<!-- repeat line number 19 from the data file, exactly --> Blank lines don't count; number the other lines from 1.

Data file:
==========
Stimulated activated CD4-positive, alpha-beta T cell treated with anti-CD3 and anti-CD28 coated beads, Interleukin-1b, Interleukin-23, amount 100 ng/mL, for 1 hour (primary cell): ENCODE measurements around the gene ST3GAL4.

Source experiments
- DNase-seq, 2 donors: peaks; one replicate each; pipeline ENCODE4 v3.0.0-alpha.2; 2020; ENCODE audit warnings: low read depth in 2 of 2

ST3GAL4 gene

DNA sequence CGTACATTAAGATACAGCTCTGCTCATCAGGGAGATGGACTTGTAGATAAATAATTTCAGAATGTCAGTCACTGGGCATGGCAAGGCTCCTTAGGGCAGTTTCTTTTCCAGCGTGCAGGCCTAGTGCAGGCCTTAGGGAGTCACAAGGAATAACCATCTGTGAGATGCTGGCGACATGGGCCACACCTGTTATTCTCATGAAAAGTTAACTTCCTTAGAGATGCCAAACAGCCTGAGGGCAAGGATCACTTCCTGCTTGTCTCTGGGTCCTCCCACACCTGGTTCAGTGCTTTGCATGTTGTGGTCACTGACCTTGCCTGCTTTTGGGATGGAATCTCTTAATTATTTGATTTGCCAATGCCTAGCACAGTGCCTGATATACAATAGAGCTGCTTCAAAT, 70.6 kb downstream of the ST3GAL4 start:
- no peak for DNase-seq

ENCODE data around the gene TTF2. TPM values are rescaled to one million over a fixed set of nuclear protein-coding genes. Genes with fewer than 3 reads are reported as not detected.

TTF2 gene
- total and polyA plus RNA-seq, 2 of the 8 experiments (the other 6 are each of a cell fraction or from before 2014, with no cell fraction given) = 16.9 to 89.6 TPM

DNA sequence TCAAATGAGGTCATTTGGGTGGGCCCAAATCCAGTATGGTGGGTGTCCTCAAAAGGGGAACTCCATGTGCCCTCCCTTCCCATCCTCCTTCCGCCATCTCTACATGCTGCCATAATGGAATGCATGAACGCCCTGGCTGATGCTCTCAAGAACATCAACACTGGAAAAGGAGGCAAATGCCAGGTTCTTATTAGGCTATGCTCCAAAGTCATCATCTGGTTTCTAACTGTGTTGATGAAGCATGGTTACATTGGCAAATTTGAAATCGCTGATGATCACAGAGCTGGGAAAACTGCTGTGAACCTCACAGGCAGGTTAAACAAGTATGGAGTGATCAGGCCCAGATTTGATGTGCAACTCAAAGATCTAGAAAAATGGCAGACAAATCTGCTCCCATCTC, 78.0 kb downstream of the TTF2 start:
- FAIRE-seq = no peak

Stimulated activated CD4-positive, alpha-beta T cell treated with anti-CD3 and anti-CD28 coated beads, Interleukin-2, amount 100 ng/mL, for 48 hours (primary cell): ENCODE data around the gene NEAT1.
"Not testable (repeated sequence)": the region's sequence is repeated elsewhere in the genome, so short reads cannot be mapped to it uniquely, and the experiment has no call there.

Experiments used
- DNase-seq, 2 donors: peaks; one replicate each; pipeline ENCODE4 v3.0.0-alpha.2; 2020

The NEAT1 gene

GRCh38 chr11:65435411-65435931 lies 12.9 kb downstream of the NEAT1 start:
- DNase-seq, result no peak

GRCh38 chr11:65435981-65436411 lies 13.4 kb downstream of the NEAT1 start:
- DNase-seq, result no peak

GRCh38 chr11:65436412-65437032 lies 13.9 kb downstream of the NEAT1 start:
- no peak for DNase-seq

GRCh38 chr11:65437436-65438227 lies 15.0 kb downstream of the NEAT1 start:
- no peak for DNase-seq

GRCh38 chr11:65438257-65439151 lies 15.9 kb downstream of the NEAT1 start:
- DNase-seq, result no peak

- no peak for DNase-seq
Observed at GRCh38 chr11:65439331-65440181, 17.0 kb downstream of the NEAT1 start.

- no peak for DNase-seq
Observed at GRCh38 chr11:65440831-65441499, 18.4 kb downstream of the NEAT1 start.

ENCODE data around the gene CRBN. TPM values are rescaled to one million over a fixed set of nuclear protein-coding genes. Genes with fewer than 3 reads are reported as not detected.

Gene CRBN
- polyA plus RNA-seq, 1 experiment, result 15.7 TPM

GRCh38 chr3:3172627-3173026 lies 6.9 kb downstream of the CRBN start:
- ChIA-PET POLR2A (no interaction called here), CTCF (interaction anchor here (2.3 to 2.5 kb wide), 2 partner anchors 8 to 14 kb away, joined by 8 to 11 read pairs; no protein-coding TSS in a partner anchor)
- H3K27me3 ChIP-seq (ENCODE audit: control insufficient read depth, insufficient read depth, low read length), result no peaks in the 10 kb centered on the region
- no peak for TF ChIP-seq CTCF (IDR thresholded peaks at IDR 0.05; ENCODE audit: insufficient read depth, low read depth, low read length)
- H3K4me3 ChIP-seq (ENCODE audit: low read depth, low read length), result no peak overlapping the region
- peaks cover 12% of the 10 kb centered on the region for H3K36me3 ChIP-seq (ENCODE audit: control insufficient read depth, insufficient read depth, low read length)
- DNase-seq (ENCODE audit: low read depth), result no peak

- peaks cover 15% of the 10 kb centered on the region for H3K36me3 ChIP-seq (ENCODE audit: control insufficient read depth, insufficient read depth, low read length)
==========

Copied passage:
GRCh38 chr11:65435981-65436411 lies 13.4 kb downstream of the NEAT1 start: